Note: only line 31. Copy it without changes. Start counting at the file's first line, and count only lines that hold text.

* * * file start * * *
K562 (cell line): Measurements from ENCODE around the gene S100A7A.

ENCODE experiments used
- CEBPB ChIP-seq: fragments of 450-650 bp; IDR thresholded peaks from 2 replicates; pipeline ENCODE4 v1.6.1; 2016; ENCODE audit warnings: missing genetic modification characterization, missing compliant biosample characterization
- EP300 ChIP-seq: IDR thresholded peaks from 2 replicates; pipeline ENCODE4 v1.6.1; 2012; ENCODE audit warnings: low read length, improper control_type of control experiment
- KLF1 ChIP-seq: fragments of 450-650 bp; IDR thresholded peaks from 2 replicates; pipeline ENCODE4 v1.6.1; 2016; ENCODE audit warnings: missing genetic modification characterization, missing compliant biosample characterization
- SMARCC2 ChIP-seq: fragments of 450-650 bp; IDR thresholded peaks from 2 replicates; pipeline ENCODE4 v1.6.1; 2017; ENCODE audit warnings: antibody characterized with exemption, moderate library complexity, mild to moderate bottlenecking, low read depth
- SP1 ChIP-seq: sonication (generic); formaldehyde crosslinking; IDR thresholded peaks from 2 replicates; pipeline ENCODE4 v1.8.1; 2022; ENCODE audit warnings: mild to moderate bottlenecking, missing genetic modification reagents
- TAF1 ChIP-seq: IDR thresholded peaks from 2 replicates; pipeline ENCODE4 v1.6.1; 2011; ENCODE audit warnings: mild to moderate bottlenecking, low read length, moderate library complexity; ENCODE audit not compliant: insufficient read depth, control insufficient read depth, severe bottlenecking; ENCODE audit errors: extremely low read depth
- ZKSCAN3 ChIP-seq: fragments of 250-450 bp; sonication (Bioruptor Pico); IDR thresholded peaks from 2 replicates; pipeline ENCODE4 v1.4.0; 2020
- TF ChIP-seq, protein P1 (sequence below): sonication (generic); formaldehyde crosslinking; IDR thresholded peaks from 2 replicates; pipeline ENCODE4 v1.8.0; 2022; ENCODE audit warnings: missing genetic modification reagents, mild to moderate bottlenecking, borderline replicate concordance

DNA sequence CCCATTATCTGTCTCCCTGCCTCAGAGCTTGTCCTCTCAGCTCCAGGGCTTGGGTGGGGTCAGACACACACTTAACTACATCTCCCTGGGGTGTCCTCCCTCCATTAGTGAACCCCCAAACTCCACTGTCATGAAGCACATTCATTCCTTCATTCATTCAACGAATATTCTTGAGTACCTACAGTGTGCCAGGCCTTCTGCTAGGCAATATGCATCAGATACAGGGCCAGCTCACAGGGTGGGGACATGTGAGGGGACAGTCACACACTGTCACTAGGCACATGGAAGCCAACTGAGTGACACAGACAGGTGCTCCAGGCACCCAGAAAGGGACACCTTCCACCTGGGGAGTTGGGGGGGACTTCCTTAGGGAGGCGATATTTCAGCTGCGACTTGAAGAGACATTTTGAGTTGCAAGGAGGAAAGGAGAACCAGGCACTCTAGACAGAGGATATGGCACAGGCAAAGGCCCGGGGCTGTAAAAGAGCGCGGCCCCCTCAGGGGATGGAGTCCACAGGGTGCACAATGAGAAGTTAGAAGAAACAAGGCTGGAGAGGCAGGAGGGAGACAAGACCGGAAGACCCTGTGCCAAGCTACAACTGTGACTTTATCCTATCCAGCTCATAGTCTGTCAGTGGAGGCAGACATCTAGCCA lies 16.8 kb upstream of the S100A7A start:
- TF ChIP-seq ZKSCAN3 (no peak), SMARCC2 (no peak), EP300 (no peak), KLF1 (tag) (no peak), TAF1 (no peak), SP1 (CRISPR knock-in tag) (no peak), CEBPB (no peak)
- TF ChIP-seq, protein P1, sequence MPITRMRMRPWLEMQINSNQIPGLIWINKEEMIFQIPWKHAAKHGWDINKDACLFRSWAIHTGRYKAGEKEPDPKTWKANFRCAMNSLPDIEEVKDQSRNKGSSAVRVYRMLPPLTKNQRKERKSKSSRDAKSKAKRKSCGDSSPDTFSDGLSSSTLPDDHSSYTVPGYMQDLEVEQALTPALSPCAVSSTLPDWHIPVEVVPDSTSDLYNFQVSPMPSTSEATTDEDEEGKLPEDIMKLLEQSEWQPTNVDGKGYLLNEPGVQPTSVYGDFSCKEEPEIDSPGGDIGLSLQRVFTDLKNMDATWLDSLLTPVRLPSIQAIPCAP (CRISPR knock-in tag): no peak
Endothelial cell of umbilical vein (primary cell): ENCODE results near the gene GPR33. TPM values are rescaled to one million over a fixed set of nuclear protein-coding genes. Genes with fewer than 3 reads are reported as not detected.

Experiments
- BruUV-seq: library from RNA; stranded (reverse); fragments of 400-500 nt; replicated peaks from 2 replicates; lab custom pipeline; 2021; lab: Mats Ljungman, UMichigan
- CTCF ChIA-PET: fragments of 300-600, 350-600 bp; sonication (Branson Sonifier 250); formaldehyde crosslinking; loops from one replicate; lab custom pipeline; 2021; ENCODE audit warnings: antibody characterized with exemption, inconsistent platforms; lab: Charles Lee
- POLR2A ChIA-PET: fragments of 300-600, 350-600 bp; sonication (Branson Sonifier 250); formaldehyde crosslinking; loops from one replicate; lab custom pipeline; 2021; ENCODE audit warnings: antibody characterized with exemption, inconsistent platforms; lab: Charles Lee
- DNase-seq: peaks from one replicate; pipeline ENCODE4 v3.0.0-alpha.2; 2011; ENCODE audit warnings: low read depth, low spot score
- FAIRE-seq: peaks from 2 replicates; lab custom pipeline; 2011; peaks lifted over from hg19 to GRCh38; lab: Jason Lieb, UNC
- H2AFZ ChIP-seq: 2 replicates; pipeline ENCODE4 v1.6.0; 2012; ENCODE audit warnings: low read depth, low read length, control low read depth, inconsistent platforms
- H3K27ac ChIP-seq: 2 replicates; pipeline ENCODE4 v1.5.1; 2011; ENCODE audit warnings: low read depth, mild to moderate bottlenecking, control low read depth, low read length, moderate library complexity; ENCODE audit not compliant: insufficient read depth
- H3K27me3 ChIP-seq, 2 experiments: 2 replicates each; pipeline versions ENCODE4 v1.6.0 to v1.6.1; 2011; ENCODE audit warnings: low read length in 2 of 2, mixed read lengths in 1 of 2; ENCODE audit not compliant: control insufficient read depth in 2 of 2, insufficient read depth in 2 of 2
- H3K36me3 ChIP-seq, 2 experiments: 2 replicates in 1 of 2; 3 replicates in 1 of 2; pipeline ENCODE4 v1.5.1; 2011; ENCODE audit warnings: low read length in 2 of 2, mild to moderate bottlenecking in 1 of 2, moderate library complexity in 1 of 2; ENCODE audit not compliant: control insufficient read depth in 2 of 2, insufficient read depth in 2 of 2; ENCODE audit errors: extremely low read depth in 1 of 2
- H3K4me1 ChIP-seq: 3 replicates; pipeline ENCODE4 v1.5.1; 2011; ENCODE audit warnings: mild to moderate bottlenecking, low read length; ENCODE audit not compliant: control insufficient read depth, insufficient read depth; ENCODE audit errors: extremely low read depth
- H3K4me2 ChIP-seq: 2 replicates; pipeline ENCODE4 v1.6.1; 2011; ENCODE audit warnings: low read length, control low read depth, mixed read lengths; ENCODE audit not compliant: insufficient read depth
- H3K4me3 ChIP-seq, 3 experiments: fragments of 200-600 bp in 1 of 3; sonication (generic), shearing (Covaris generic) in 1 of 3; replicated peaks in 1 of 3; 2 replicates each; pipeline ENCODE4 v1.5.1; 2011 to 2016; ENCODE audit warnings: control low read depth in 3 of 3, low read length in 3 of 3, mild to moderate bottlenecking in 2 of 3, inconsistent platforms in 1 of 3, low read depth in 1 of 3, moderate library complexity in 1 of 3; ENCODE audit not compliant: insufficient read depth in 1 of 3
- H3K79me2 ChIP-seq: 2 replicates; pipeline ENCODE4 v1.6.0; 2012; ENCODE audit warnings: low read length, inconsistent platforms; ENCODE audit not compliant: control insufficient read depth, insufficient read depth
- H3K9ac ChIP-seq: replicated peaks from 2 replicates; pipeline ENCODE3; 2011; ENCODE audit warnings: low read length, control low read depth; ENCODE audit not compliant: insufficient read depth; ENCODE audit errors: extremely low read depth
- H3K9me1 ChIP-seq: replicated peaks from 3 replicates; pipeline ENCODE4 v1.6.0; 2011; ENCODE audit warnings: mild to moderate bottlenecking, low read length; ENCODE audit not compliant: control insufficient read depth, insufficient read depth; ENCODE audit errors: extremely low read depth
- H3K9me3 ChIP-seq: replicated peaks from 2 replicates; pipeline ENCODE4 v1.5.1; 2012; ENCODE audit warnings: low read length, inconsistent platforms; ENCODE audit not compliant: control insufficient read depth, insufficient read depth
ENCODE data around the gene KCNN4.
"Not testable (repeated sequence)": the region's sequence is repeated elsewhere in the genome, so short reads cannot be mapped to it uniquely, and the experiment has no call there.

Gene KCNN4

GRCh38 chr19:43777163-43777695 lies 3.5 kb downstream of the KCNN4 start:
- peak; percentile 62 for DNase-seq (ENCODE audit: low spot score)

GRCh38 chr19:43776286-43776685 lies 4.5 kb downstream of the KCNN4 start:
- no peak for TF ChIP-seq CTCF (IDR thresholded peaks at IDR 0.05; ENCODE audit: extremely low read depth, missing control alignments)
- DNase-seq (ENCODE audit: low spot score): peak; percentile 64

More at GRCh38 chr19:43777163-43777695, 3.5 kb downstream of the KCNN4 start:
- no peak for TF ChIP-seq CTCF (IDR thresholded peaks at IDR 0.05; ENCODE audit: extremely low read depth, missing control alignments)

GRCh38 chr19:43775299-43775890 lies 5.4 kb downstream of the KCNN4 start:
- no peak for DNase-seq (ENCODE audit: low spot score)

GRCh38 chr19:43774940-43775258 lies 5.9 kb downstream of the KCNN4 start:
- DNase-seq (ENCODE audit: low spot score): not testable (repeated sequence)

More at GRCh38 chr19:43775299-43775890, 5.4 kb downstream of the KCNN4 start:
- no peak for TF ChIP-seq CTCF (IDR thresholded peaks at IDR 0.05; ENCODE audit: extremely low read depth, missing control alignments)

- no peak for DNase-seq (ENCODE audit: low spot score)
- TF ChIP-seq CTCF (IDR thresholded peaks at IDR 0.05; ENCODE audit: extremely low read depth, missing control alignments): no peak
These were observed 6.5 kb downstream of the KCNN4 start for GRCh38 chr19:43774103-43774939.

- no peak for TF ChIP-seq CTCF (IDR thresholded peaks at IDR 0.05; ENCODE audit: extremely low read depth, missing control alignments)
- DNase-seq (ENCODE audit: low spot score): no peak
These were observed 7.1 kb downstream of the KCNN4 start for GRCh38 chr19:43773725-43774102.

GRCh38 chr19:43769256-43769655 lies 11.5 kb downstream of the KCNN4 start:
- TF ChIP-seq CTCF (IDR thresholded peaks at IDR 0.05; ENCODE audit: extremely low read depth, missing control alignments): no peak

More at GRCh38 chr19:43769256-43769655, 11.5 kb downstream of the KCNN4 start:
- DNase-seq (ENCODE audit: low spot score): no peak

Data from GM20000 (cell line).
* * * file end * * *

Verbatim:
- H3K9me3 ChIP-seq: replicated peaks from 2 replicates; pipeline ENCODE4 v1.5.1; 2012; ENCODE audit warnings: low read length, inconsistent platforms; ENCODE audit not compliant: control insufficient read depth, insufficient read depth